that said, I fully intend to have my wicked way with the passenger cars! I plan on painting them into New Haven colors. And then, maybe someday another 253 will come my way, that I wouldn't feel guilty repainting. And when that day comes, it will be painted into New Haven livery to match the cars. 

So, if anyone here has a beat up, rusty ol' 253 they're just DYING to get rid of, I might know somebody who could use one Stick out tongue

PS: I love that idea of swapping out the panto- I was actually pondering over doing just that on either this 253, or the No. 10 std gauge loco I also got at the show this weekend. It's a sloppy repaint, so no guilt!!

"If it don't work, then gosh darn it, get a' fixin!"

Can I fix trains? Mostly. How long have I been doing it? Took me years to get much success beyond the "taking it apart" step. Where am I at now? Well, does she run?

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Posted by Flintlock76 on Tuesday, January 28, 2020 9:41 AM

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Posted by Flintlock76 on Tuesday, January 28, 2020 9:42 AM

If you're going to restore your 253 to original status let me suggest these folks for the proper paints, they specialize in the same, and also parts.

http://www.henningstrains.com   

Great people!  I can't say enough good anout them!

My own thoughts would have been since it's your  engine and it's in nasty shape if you want to do a New Haven version of it I don't see the harm, but of course you've got to  make the final decision.  But don't let anyone say you're wrong!  In the end, you've only got to please yourself.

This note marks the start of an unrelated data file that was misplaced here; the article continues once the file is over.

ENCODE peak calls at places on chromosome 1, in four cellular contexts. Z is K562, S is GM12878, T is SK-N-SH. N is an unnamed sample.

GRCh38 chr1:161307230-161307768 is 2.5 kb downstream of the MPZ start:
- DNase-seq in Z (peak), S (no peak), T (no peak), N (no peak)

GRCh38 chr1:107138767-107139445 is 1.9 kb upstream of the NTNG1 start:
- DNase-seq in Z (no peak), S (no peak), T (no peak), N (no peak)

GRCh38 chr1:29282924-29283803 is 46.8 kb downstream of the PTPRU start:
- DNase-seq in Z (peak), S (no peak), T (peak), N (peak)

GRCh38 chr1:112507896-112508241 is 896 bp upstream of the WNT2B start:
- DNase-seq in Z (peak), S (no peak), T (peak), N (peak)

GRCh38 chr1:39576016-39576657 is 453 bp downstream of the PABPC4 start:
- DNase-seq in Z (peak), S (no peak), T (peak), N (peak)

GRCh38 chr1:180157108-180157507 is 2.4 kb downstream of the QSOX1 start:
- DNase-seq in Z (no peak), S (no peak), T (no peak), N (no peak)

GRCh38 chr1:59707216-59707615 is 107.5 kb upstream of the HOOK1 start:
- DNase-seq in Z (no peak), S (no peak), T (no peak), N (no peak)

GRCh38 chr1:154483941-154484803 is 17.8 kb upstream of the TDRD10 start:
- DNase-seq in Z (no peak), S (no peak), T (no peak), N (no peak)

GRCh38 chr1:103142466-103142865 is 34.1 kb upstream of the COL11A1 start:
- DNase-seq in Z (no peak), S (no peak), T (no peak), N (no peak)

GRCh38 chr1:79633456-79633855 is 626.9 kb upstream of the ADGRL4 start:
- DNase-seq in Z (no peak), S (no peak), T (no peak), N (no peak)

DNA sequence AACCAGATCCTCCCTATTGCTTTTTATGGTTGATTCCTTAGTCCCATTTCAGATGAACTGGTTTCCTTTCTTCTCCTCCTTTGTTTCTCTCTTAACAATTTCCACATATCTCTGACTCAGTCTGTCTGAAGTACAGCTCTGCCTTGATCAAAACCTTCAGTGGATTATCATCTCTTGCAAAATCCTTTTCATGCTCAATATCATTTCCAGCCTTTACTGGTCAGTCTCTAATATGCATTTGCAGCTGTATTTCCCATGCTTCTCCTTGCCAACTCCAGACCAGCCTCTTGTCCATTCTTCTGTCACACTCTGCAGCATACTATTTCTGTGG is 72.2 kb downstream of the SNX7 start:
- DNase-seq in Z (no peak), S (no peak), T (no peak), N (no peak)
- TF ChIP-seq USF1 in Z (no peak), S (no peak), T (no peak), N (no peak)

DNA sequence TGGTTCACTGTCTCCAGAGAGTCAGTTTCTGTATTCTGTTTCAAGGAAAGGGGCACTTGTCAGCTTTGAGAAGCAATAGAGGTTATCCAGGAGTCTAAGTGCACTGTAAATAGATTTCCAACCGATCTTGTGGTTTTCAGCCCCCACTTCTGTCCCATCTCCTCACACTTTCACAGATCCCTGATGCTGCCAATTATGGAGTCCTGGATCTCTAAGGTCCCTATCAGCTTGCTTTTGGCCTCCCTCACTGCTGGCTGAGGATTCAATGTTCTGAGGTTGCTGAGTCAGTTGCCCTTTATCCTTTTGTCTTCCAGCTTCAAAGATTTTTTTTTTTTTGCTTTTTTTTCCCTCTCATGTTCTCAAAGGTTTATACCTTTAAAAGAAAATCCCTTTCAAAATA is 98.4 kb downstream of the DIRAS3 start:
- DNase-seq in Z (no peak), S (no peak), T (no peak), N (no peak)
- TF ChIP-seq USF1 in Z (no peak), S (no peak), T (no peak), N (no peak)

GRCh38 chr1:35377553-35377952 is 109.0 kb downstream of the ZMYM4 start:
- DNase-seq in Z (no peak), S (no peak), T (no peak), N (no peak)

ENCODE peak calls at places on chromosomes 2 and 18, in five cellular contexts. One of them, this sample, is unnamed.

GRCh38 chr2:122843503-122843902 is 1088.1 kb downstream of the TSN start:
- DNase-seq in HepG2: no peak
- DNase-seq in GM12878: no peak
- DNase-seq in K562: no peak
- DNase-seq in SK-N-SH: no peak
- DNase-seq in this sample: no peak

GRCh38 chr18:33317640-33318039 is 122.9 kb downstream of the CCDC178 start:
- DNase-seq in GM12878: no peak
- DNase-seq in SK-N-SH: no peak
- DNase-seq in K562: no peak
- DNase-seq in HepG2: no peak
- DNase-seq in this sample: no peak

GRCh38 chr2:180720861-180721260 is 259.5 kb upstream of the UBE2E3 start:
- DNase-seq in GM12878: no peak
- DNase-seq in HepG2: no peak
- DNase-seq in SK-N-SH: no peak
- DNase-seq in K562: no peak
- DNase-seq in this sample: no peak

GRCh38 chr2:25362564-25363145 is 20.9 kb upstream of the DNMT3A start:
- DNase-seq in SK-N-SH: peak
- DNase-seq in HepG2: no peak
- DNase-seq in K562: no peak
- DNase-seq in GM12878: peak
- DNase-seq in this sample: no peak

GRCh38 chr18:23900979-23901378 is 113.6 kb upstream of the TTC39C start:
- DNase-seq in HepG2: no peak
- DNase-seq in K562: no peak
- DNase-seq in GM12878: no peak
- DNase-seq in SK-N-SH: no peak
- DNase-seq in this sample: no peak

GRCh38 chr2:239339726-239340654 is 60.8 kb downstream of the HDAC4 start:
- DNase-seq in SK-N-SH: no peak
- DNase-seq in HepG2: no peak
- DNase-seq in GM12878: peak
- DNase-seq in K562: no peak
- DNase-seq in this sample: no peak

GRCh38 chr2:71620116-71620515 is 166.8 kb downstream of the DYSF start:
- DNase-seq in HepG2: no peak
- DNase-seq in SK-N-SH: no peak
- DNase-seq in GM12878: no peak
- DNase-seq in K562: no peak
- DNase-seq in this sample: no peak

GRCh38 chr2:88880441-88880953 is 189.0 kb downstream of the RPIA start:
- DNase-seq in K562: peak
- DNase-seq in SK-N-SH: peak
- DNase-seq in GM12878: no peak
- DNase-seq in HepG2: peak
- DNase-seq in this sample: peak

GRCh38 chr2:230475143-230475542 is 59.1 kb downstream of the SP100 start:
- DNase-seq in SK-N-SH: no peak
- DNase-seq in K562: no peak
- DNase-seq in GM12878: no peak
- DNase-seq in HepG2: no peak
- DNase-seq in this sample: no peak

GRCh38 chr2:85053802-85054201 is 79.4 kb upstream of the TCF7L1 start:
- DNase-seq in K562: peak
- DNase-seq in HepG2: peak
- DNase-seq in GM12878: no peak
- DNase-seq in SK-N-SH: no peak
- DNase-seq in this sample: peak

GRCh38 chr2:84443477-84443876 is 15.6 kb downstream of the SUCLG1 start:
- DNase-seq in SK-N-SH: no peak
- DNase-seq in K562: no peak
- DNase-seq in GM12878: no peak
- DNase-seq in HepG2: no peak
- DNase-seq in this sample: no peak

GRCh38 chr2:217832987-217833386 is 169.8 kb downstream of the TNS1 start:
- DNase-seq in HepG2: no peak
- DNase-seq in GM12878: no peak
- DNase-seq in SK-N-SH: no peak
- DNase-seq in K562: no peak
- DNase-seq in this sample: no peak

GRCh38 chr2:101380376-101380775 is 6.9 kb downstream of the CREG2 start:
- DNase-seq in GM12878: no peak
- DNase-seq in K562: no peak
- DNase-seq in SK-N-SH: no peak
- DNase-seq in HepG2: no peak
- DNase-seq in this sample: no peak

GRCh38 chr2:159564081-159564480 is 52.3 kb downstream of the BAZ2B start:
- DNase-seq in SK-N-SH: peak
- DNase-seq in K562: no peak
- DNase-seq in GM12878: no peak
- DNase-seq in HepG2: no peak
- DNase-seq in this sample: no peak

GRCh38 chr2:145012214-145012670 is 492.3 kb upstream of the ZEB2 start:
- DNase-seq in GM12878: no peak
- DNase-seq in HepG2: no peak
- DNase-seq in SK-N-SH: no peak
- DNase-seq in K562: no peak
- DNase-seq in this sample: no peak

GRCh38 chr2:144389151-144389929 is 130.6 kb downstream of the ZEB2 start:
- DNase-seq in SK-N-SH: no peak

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Posted by Leverettrailfan on Thursday, January 30, 2020 1:43 PM

Flintlock76

If you're going to restore your 253 to original status let me suggest these folks for the proper paints, they specialize in the same, and also parts.


Thanks! i've ordered from them before, when replacing brushes & springs on a Lionel super motor- they sent me replacements when my springs weren't cooperating with me too! Very wonderful folks. I think I will likely order the paint since I do like the original colors a lot! I haven't scratched out my dreams of doing a custom, but I don't think this loco will be the one I do it on. It did have paint stripped mostly, but the actual body is in great shape, and the frame only a tiny bit less so. The motor is about as flawless as you could hope from a nearly 100 year old lionel loco!

"If it don't work, then gosh darn it, get a' fixin!"

Can I fix trains? Mostly. How long have I been doing it? Took me years to get much success beyond the "taking it apart" step. Where am I at now? Well, does she run?

  • Member since
    January 2019
  • From: Henrico, VA
  • 3,693 posts
Posted by Flintlock76 on Thursday, January 30, 2020 3:09 PM

Another suggestion.  If you do  want to do a custom paint job on anything you could try one of Lionel's post-war 2-6-4's, numbers 2016, 2018,2029, or 2037, with "Lionel Lines" tenders.  They're as common as dirt and with a non-prototypical wheel arrangement you won't be destroying a priceless historical artifact and they can ususally be found quite reasonably priced.  It seems like every train show I go to has a bunch of them.